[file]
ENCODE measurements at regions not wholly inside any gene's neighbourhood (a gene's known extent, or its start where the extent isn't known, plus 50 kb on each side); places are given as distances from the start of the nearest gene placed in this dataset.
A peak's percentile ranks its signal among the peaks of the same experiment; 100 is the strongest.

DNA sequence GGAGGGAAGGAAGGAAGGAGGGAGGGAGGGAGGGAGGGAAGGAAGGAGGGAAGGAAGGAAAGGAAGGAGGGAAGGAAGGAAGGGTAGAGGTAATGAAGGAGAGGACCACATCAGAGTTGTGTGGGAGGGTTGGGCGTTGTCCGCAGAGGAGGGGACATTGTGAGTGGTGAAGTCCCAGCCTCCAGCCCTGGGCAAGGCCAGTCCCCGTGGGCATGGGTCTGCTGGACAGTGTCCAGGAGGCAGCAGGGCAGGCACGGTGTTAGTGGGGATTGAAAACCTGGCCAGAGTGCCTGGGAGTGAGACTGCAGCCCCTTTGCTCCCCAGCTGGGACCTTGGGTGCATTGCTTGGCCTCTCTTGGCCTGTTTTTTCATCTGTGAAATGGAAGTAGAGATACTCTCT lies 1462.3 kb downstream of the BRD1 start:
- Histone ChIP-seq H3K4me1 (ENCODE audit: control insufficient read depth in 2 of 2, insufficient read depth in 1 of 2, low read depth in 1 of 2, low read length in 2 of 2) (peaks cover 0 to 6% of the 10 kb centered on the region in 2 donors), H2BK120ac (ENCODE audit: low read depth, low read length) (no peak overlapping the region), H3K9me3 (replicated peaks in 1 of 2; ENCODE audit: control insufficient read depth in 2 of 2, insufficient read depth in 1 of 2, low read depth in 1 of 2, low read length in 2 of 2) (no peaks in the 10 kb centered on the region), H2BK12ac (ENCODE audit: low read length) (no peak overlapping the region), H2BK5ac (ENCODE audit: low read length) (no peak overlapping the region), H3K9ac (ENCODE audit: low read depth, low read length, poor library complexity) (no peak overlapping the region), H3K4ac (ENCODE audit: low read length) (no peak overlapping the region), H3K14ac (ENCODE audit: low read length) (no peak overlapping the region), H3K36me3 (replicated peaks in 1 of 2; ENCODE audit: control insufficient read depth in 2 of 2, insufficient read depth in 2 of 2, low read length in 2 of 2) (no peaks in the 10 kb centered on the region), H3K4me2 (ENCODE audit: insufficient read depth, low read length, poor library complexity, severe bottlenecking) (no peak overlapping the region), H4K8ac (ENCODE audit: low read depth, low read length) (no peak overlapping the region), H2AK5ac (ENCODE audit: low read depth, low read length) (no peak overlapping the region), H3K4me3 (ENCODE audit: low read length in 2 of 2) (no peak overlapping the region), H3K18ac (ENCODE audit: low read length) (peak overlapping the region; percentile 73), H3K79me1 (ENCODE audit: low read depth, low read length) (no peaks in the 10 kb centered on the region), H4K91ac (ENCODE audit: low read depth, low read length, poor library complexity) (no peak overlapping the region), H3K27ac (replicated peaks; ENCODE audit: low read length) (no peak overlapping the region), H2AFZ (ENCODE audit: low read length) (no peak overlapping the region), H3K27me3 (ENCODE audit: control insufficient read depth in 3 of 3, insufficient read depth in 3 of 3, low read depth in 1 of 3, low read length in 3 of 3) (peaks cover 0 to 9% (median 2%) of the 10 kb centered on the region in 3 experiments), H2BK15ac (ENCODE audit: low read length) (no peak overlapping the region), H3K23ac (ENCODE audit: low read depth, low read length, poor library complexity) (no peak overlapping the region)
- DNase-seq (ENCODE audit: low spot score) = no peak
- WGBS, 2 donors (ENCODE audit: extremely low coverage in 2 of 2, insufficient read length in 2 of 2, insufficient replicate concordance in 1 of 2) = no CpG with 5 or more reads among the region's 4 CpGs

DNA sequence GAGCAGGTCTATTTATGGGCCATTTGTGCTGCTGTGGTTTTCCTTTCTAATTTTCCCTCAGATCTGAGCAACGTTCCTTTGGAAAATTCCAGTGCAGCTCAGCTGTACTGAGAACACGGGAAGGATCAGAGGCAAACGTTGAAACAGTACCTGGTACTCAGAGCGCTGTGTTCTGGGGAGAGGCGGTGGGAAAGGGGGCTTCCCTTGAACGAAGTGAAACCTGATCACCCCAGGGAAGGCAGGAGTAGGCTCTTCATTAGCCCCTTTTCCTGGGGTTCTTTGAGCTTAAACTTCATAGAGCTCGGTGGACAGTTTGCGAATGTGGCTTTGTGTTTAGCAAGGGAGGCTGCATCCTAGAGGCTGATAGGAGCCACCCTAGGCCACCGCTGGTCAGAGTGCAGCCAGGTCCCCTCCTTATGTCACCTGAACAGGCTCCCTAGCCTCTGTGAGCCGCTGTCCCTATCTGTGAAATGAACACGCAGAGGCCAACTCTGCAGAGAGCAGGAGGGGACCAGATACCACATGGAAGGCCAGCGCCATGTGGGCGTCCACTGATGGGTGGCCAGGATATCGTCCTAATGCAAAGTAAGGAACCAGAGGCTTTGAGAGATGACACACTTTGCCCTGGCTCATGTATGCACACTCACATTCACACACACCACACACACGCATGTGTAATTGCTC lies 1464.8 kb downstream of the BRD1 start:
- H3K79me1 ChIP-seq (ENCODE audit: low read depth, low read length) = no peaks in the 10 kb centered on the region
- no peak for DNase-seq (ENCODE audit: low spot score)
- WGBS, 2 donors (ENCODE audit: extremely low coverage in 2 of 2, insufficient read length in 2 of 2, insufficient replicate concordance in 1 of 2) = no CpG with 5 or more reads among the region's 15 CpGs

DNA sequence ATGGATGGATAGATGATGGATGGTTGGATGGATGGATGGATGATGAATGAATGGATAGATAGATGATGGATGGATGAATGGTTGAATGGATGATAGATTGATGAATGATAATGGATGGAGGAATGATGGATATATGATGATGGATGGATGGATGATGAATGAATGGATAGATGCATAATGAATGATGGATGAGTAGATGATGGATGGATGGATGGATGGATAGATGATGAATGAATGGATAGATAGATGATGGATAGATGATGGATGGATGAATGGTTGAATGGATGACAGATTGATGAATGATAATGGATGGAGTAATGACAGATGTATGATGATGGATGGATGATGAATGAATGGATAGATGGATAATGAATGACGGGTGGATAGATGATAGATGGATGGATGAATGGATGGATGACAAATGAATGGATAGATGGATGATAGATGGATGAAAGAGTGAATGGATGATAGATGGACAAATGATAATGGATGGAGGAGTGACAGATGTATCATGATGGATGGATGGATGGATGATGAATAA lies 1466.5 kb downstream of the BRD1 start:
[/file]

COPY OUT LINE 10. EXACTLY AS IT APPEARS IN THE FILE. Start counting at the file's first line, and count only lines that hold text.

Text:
- WGBS, 2 donors (ENCODE audit: extremely low coverage in 2 of 2, insufficient read length in 2 of 2, insufficient replicate concordance in 1 of 2) = no CpG with 5 or more reads among the region's 15 CpGs